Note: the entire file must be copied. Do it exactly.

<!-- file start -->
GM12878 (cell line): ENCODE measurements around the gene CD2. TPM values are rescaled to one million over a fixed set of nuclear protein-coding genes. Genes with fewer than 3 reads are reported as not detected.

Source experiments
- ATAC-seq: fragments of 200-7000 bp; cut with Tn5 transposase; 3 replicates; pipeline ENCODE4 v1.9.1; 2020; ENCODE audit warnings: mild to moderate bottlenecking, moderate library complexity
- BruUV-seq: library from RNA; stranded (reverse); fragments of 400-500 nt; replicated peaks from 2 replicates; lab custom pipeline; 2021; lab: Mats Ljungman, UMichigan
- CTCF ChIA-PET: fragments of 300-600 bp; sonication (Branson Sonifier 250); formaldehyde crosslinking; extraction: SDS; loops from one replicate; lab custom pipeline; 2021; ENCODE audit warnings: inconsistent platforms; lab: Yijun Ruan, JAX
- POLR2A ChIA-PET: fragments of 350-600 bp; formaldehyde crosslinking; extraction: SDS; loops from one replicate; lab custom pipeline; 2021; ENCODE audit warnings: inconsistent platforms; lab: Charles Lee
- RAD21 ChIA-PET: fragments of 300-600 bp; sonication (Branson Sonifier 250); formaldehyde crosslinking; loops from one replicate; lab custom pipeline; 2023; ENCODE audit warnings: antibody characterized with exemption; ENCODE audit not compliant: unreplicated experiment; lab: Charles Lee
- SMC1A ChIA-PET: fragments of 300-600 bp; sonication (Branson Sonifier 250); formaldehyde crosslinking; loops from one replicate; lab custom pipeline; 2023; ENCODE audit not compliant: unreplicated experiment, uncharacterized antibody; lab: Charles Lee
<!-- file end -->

GM12878 (cell line): ENCODE measurements around the gene CD2. TPM values are rescaled to one million over a fixed set of nuclear protein-coding genes. Genes with fewer than 3 reads are reported as not detected.

Source experiments
- ATAC-seq: fragments of 200-7000 bp; cut with Tn5 transposase; 3 replicates; pipeline ENCODE4 v1.9.1; 2020; ENCODE audit warnings: mild to moderate bottlenecking, moderate library complexity
- BruUV-seq: library from RNA; stranded (reverse); fragments of 400-500 nt; replicated peaks from 2 replicates; lab custom pipeline; 2021; lab: Mats Ljungman, UMichigan
- CTCF ChIA-PET: fragments of 300-600 bp; sonication (Branson Sonifier 250); formaldehyde crosslinking; extraction: SDS; loops from one replicate; lab custom pipeline; 2021; ENCODE audit warnings: inconsistent platforms; lab: Yijun Ruan, JAX
- POLR2A ChIA-PET: fragments of 350-600 bp; formaldehyde crosslinking; extraction: SDS; loops from one replicate; lab custom pipeline; 2021; ENCODE audit warnings: inconsistent platforms; lab: Charles Lee
- RAD21 ChIA-PET: fragments of 300-600 bp; sonication (Branson Sonifier 250); formaldehyde crosslinking; loops from one replicate; lab custom pipeline; 2023; ENCODE audit warnings: antibody characterized with exemption; ENCODE audit not compliant: unreplicated experiment; lab: Charles Lee
- SMC1A ChIA-PET: fragments of 300-600 bp; sonication (Branson Sonifier 250); formaldehyde crosslinking; loops from one replicate; lab custom pipeline; 2023; ENCODE audit not compliant: unreplicated experiment, uncharacterized antibody; lab: Charles Lee